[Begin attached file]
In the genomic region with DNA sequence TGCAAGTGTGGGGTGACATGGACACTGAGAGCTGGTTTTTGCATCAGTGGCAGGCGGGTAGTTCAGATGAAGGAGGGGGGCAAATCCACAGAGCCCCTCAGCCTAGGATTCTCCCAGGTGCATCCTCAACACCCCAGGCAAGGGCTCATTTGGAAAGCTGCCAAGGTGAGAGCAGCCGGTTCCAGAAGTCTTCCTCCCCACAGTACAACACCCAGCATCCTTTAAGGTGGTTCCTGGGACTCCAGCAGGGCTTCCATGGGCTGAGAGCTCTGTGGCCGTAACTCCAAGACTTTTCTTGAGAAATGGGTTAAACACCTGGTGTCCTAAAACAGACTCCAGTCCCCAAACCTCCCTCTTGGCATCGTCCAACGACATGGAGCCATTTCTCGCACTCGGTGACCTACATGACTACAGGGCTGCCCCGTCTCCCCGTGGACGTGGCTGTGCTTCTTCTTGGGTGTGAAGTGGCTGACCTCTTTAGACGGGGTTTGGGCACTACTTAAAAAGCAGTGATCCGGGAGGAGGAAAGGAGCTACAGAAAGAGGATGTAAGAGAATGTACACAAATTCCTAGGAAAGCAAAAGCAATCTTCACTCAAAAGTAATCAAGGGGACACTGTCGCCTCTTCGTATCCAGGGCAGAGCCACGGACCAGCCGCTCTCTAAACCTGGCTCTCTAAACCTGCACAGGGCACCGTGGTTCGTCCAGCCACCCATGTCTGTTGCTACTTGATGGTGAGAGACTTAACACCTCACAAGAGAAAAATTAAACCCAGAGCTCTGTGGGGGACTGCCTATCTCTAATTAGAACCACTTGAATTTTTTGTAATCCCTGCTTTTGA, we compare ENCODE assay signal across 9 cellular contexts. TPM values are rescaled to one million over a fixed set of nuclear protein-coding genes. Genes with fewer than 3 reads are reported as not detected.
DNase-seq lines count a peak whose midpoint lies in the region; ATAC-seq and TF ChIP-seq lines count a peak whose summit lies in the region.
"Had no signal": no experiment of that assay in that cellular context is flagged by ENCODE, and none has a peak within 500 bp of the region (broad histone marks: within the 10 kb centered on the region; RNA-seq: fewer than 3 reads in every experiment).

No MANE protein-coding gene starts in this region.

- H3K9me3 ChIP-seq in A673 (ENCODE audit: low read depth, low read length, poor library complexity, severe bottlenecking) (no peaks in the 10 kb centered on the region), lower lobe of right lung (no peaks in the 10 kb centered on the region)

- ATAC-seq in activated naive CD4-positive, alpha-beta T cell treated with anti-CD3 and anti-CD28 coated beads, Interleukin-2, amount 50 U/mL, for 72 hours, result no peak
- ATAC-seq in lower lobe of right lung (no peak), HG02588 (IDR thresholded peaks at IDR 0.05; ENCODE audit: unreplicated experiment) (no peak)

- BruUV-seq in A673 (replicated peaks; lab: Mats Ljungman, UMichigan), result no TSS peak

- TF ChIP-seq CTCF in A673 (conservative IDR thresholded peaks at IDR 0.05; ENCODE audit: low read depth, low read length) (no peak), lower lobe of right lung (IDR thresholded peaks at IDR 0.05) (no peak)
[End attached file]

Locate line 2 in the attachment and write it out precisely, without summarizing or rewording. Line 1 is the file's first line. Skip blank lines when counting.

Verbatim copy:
DNase-seq lines count a peak whose midpoint lies in the region; ATAC-seq and TF ChIP-seq lines count a peak whose summit lies in the region.